(f) Employer Support for Employee Vaccination. That’s what the employees have to do. What the employer has to do is to provide up to four hours of paid time off (including travel) for each vaccination dose and paid sick leave for a “reasonable time” to recover from any side effects caused by the vaccination. The regulation does not specify whether this paid time may be drawn from the employee’s sick time or PTO “bank”, but at least one commentator so far has said that it may.
(g) COVID-19 Testing for Employees Who Are not Fully Vaccinated. Here’s something that the employer does not have to pay for (though it may) – testing! Unvaccinated employees must provide proof of a negative test once every seven days, although an employer cannot require testing for at least ninety days from any positive COVID-19 test result. Like the employee vaccination status documentation described earlier, the employer must also preserve documentation of employee test results.
(h) Employee Notification of Positive Test Result. Employees must “promptly” notify their employers in the event of a positive test result and stay away from the workplace until they can provide proof of a negative test result, meet the CD “isolation guidance” criteria, or their health care professional gives them the green light to do so.
(i) Face Coverings. For the unvaccinated, face coverings must be worn while indoors with people (except while eating or alone with the door closed) and while in a vehicle with someone else. No guidance is given for when your employees are eating in a vehicle with someone else, but it might be a sign that your break room could use a little sprucing up.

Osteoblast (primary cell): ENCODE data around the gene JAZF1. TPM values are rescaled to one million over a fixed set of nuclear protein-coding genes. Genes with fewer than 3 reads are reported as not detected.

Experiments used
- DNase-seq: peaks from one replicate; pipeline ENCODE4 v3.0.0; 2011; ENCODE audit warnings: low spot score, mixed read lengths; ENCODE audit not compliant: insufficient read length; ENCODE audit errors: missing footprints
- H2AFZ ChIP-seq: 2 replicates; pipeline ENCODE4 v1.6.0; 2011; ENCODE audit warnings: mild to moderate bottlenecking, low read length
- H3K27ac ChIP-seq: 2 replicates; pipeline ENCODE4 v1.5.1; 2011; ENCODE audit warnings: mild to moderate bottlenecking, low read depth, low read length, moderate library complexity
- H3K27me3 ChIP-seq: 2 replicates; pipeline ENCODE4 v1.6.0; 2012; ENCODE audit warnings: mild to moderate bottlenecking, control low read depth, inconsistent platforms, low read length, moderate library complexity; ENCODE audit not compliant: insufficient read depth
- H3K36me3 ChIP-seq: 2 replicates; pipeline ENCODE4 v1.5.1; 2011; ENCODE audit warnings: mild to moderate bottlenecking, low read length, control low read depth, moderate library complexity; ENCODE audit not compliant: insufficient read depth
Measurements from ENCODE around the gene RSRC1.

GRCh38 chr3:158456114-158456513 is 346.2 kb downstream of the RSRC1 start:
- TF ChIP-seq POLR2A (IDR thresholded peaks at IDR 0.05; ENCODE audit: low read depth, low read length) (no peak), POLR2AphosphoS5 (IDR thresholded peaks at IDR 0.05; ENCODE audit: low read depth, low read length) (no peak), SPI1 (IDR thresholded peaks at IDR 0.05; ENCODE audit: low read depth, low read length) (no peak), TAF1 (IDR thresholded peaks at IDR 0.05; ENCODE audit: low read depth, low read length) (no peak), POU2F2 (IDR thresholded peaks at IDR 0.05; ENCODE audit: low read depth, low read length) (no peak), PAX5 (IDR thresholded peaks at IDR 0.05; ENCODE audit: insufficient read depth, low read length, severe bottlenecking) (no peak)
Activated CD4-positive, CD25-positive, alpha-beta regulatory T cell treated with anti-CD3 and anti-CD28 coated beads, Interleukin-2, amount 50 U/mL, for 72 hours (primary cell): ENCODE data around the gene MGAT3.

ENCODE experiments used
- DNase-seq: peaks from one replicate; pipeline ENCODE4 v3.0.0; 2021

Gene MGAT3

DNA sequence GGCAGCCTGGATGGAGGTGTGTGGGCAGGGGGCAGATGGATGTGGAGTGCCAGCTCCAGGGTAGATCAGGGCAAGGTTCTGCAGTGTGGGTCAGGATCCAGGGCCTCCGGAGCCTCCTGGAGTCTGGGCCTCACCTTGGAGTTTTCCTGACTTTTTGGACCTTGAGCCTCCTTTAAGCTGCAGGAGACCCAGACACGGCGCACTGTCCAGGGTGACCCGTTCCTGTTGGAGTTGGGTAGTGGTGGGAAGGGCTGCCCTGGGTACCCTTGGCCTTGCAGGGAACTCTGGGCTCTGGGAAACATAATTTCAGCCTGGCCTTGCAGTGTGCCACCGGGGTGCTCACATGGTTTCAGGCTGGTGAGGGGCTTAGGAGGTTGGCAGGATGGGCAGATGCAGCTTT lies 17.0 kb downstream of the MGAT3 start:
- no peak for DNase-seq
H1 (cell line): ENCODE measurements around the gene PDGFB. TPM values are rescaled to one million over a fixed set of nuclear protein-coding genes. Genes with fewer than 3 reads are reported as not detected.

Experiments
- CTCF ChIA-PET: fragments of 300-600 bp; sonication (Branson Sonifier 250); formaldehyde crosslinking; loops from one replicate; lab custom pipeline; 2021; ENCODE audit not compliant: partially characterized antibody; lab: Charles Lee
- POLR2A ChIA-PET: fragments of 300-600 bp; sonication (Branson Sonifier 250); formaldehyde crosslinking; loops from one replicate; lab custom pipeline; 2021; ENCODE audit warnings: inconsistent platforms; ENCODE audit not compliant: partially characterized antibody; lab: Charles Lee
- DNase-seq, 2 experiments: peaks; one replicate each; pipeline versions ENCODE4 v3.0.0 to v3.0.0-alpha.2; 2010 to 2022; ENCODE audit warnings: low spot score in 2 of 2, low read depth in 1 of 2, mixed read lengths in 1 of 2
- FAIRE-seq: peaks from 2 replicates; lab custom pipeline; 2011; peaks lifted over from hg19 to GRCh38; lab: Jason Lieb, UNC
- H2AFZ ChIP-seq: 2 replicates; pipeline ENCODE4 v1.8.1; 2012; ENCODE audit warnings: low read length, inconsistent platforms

(j) Information Provided to Employees. That new-hire packet is going to need some heavy-duty staples by now. Employers are required to distribute to their employees copies of:
· The ETS (just the regulations, I imagine, not all 490 pages of it!);
· The CDC document found at: https://www.cdc.gov/coronavirus/2019-ncov/vaccines/keythingstoknow.html;
· The OSHA “anti-retaliation” requirements found at 29 CFR 1904.35(b)(1)(iv); and
· The prohibitions against knowingly providing false statements or documentation found at 18 U.S.C. 1001 and OSH Act §17(g).
All of these your employees will give the same rapt attention that they do to your employee benefit plan disclosures, I am sure.
(k) Reporting COVID-19 fatalities and hospitalizations to OSHA. COVID-related fatalities must be reported within eight hours of the employer’s having learned of them, and hospitalizations must be reported within twenty-four hours.
(l) Availability of Records. If an employee or your friendly neighborhood OSHA inspector comes ‘round, you’d better cough up those vaccine and testing records that you’re required to keep by the next business day. You get four days to produce a copy of your vaccination policy and tally of vaccinated versus non-vaccinated employees.
Good job! You made it through. Now, go treat yourself to a Stjårnbräcka